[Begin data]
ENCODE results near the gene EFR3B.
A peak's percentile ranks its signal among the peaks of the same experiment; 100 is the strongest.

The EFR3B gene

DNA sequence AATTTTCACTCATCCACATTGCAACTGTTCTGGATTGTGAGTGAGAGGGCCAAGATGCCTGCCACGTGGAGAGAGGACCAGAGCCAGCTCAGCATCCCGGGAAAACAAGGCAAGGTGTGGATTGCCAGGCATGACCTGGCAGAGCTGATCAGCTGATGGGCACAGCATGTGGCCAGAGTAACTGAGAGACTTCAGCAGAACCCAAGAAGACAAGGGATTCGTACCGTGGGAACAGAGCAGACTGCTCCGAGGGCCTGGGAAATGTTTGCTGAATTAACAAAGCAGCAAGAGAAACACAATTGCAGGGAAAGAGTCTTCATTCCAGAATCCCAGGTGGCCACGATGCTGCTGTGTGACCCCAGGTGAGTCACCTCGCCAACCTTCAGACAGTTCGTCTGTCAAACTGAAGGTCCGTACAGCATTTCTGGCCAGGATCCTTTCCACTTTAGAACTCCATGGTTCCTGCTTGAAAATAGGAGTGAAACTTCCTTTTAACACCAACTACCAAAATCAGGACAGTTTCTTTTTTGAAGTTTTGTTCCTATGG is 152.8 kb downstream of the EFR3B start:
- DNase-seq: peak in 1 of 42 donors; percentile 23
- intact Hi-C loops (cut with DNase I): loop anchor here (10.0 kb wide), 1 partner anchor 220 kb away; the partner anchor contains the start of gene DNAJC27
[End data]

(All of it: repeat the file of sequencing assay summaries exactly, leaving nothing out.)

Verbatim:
ENCODE results near the gene EFR3B.
A peak's percentile ranks its signal among the peaks of the same experiment; 100 is the strongest.

The EFR3B gene

DNA sequence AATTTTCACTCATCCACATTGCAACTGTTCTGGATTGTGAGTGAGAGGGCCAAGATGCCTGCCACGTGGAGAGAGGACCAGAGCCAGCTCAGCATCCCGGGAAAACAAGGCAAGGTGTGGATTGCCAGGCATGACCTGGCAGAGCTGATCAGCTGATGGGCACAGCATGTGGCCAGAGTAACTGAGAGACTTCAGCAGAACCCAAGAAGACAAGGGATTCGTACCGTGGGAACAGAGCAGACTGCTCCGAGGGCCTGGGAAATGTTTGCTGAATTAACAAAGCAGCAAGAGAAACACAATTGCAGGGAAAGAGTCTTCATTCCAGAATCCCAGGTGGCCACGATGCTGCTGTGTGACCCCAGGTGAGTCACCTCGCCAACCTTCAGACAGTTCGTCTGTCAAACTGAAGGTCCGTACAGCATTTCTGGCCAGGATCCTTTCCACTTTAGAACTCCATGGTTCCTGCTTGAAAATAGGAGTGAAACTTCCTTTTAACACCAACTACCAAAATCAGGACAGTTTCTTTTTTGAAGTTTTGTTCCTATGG is 152.8 kb downstream of the EFR3B start:
- DNase-seq: peak in 1 of 42 donors; percentile 23
- intact Hi-C loops (cut with DNase I): loop anchor here (10.0 kb wide), 1 partner anchor 220 kb away; the partner anchor contains the start of gene DNAJC27